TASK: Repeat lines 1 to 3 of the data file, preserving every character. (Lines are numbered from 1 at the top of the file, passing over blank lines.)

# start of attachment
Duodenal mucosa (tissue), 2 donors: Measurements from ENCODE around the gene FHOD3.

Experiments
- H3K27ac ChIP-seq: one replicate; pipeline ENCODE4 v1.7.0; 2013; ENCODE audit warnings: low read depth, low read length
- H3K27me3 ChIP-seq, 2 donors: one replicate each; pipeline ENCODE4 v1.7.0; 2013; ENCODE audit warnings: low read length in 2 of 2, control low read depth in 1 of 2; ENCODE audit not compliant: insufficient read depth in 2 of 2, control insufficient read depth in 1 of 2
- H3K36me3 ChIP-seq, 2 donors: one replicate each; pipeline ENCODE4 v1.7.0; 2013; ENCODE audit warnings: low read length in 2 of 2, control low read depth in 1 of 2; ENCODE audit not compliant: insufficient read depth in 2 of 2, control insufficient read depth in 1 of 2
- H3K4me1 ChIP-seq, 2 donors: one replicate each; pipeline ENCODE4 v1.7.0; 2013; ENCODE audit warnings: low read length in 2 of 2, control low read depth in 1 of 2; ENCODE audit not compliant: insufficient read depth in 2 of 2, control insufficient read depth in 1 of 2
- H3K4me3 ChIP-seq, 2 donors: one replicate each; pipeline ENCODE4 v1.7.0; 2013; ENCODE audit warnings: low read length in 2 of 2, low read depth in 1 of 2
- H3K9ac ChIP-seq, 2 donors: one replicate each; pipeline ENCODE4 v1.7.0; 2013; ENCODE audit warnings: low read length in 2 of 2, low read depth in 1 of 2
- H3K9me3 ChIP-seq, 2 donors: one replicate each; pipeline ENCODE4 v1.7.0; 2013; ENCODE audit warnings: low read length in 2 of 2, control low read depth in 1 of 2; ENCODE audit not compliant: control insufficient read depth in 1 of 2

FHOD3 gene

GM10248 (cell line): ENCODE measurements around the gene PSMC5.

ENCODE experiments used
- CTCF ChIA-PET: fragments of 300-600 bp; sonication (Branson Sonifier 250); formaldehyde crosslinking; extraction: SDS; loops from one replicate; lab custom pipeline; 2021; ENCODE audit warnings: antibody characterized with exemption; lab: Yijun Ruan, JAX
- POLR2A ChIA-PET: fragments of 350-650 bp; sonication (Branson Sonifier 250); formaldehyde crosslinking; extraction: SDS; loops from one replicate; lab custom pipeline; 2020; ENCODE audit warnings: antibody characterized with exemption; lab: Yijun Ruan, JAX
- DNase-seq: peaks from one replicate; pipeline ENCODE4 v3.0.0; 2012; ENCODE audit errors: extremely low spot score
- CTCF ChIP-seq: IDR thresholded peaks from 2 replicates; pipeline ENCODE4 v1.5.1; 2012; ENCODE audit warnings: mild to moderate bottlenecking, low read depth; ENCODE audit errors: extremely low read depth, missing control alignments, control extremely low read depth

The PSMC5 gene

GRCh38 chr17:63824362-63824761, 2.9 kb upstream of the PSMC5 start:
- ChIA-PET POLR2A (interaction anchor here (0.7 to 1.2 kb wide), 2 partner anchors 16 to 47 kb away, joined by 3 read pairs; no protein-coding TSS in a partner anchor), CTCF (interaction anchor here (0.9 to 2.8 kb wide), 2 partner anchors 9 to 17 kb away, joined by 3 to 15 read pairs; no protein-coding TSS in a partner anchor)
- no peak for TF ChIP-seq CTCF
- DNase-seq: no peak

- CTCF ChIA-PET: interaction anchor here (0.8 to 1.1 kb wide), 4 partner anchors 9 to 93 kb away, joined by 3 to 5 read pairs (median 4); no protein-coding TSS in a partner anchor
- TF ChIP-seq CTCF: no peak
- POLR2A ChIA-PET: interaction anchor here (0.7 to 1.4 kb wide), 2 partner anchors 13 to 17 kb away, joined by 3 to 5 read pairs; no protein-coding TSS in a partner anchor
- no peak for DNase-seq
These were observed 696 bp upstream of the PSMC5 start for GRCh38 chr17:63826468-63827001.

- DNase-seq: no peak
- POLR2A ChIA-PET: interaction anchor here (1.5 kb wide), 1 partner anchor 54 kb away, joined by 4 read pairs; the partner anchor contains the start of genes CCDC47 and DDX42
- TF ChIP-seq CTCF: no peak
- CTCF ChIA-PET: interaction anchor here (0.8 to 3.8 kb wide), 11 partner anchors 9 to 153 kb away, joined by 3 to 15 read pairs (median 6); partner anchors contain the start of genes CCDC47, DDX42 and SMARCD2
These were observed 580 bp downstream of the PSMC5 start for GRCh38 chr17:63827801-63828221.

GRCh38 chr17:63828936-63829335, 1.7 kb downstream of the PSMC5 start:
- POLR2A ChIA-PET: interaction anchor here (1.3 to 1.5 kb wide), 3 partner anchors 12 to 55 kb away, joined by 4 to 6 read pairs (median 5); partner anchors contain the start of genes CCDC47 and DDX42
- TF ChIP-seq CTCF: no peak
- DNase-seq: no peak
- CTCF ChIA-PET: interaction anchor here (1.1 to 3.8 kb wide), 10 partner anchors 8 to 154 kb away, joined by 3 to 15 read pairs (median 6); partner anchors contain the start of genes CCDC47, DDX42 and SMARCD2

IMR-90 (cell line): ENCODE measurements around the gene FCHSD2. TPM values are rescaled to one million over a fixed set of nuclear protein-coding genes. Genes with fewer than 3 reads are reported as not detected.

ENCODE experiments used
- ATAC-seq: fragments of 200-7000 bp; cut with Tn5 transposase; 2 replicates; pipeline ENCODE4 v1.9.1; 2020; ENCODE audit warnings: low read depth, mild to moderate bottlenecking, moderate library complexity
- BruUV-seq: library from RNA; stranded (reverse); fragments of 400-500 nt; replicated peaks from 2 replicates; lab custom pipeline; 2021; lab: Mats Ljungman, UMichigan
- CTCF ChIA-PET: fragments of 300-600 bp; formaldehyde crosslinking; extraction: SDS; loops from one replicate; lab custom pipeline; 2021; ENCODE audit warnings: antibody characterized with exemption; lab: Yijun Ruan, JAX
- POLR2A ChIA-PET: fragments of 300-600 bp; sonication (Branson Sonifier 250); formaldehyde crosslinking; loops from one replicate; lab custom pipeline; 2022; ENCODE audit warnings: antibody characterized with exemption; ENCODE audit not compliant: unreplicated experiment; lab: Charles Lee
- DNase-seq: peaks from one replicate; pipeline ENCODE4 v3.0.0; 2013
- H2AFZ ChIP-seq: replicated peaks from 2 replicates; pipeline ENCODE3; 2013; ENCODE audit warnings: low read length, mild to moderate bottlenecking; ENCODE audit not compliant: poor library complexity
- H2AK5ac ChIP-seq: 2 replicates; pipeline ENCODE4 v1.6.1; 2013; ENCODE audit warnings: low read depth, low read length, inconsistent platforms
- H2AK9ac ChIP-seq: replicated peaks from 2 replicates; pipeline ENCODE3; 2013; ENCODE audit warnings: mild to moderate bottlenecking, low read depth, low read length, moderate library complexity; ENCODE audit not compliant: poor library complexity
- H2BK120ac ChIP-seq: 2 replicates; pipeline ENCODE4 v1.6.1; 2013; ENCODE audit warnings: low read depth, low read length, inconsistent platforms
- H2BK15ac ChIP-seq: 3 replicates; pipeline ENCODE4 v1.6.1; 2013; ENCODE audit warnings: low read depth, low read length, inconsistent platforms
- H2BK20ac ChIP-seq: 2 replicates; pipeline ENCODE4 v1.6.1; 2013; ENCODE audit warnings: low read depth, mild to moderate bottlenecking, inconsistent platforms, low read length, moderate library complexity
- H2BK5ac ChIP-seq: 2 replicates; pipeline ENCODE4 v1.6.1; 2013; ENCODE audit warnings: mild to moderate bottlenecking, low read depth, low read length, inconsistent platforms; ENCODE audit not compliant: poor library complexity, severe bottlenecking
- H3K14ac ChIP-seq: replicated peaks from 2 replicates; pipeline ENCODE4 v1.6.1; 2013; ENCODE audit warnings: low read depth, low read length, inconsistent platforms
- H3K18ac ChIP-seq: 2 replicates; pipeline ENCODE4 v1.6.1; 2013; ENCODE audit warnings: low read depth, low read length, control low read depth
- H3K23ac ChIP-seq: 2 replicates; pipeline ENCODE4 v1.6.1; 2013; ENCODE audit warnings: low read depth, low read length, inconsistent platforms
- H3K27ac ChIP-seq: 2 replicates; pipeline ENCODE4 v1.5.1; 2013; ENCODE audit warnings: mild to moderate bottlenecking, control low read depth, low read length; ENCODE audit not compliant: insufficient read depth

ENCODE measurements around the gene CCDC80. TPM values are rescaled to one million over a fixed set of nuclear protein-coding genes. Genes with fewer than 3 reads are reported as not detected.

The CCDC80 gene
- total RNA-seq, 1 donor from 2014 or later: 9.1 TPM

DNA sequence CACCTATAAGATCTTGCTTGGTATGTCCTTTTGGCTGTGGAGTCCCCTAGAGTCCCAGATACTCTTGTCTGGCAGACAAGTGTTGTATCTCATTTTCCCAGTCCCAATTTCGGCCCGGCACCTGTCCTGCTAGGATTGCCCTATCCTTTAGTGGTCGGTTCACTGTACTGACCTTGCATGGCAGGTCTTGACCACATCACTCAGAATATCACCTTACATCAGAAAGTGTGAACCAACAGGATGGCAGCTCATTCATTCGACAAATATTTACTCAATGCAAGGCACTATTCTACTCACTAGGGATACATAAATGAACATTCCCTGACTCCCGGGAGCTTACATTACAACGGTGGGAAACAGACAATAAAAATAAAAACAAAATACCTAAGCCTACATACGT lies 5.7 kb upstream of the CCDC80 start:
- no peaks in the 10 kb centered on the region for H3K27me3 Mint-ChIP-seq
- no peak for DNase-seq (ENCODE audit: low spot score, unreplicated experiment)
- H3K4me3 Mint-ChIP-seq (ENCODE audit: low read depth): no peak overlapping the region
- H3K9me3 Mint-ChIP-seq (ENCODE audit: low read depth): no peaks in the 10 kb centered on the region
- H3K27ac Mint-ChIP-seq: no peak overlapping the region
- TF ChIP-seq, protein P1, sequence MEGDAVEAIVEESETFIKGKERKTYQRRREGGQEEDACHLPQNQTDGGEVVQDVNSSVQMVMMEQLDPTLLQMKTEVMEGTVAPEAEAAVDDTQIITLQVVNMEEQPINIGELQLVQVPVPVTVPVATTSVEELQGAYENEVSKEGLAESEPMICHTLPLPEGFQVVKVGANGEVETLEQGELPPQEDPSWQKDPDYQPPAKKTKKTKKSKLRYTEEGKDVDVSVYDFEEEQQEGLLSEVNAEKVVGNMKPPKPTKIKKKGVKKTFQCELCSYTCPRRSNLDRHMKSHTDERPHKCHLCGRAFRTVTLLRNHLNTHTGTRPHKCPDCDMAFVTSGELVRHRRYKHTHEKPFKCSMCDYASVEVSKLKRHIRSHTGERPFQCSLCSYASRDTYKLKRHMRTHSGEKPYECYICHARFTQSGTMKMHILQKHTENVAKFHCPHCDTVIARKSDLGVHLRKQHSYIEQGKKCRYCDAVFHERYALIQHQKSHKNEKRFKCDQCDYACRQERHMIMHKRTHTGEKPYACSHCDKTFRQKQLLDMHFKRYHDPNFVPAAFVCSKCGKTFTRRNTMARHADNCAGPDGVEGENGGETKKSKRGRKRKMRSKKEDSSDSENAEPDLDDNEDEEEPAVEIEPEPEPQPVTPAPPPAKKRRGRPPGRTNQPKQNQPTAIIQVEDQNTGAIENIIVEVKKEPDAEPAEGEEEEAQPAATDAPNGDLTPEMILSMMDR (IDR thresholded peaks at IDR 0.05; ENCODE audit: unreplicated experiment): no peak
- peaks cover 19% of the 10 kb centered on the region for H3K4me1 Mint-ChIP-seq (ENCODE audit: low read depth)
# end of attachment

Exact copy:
Duodenal mucosa (tissue), 2 donors: Measurements from ENCODE around the gene FHOD3.

Experiments
- H3K27ac ChIP-seq: one replicate; pipeline ENCODE4 v1.7.0; 2013; ENCODE audit warnings: low read depth, low read length